One of my ideas of a good time is going to an art exhibit. So, I was delighted to be invited to the Cancer Community Center’s Art Preview Party at the Portland Regency Hotel last week. Even if it isn’t your favorite thing to do, I hope you’ll bear with me and at least take into consideration that the pieces I’m sharing are being auctioned off to help support the Cancer Community Center. I’m willing to bet most of us have been affected by cancer in some fashion, and know how important support and resources can be for patients and families.
The Cancer Community Center, in South Portland, was founded in the 1990s by Jane Staley, who had recently been diagnosed with ovarian cancer. I had the privilege of interviewing Jane when the center first opened. What she hoped to achieve was a place that people dealing with cancer could go to for support and information. Little did she know that it would evolve into a critical lifeline for thousands of people. Today, the center offers a wide array of support groups; wellness, fitness and creative programs; community outreach opportunities; the Maine Buddy Program, and a library filled with resources.
Everything the center offers is free, which is why it relies on donations from individuals, private foundations and corporations. It’s also why it sponsors fundraisers throughout the year, including the 10th Annual Cancer Community Center Online Auction. Among the more than 500 items being auctioned off this year are the works of art I’m sprinkling throughout this post. The goal is to raise $75,000 between now and Thursday March 28, 2013 at 5:30 pm.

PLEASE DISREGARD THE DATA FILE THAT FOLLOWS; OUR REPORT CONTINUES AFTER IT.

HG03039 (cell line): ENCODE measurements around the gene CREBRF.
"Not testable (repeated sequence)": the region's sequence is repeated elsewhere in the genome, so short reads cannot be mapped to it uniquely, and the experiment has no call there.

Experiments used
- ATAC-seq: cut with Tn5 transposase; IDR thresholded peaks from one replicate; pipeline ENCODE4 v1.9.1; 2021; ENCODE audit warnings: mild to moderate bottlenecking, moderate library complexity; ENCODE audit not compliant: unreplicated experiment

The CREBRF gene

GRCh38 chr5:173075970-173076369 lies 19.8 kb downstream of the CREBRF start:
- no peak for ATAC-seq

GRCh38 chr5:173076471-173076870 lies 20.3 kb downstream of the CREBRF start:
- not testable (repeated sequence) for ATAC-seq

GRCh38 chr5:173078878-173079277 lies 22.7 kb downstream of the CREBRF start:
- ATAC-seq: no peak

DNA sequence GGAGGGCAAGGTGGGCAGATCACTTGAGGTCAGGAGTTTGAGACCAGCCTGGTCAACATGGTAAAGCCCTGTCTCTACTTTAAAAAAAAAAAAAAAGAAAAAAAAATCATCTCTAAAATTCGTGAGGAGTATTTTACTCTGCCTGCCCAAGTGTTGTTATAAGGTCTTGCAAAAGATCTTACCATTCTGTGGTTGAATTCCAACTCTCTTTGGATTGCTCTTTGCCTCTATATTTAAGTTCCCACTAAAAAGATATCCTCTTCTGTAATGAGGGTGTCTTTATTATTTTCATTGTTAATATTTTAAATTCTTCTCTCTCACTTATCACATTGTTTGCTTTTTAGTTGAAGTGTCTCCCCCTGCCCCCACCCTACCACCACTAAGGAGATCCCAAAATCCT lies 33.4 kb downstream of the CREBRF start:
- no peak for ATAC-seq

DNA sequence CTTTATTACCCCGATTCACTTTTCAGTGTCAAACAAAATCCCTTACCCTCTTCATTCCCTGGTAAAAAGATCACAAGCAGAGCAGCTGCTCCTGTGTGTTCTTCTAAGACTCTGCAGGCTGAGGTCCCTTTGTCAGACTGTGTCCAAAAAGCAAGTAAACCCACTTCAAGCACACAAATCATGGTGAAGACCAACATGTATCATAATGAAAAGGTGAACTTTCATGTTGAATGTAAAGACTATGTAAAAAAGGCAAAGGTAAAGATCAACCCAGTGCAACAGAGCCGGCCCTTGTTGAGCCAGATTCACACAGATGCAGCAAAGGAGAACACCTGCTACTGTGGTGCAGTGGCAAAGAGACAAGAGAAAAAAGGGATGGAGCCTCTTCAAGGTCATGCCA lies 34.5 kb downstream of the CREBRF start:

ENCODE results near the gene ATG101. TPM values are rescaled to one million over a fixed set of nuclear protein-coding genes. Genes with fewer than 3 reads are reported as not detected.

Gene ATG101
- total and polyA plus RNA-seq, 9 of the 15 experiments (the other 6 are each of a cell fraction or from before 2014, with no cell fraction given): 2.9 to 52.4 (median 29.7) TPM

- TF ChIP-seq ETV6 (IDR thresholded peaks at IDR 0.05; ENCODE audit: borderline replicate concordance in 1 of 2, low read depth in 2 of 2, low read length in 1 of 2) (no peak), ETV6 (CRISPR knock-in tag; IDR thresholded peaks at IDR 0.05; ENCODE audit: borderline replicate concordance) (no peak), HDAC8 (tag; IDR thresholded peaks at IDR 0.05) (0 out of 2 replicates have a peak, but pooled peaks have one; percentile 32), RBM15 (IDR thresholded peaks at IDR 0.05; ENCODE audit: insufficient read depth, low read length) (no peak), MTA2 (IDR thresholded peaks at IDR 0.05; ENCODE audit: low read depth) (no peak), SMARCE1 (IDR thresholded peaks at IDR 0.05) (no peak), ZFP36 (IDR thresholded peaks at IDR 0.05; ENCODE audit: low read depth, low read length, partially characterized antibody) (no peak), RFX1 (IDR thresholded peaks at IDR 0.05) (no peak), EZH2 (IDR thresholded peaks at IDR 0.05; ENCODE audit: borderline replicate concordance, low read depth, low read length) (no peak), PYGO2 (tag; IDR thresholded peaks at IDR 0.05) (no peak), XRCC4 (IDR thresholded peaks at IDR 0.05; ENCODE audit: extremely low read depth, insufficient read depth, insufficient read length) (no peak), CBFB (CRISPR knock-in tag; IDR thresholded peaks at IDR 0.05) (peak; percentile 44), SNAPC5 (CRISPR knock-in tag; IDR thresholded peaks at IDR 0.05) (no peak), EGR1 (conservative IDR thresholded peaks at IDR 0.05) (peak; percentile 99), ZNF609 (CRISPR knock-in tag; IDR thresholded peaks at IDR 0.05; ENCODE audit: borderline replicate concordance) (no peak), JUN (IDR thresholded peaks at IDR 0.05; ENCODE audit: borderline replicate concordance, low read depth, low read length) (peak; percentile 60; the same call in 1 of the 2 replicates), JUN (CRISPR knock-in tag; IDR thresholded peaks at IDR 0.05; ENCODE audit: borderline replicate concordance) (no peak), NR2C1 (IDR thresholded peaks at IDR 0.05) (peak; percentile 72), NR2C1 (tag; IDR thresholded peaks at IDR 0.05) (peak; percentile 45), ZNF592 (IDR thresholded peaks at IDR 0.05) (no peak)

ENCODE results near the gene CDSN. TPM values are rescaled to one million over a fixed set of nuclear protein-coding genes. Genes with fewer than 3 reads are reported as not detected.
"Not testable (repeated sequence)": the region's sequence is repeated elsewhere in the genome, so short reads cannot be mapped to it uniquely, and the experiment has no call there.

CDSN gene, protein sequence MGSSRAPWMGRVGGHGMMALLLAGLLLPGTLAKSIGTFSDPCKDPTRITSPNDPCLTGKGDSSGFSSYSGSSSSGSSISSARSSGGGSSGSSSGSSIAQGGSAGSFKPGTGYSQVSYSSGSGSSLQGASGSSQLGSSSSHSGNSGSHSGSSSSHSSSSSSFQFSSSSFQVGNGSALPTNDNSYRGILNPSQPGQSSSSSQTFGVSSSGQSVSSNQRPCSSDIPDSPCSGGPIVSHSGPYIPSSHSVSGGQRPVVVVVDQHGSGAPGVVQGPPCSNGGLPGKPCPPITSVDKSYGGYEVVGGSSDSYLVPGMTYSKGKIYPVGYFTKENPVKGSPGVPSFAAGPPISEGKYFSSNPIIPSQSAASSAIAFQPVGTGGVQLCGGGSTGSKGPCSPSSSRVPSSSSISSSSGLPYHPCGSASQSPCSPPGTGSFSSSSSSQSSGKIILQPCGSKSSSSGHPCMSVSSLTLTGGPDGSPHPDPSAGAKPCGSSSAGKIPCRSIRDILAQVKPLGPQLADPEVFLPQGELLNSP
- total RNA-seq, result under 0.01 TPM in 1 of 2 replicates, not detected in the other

Corrine Bongiovanni, herself a Maine artist, organized the Art Preview Party and invited artists from around the country to participate in the auction. More than 50 artists donated pieces. They hail from Maine, of course, but also from New Hampshire, Minnesota, Washington, Colorado, Arkansas, and Arizona. “Everyone is touched by cancer,” says Corrine, “so they want to help support the Cancer Community Center, but we are also able to give them wonderful exposure all through the northeast because of our online auction and all that we do to put it out there.”
An artist from Minnesota told Corrine that visitors to his web site tripled as a result of being part of last year’s auction. That kind of response entices other artists to participate, which benefits everyone.
This year’s featured artist is Todd Bonita from New Hampshire.
Like the other participating artists, Michael Ranucci from Auburn says when Corrine told him about the auction he thought it was a great opportunity to help out and also get some artwork out there. He paints in the style of the Old Masters. “I like to depict light and shadow,” he explains, “to really show the beauty of light and how it washes over objects.”
I think Mike’s explanation is an apt analogy for what the Cancer Community Center is able to do for people dealing with cancer. The center is like a beautiful light that washes over people when they are experiencing some of the darkest moments of their lives.
Even if you don’t like art, check out the online auction — you are bound to find something you like. All proceeds will benefit the Cancer Community Center.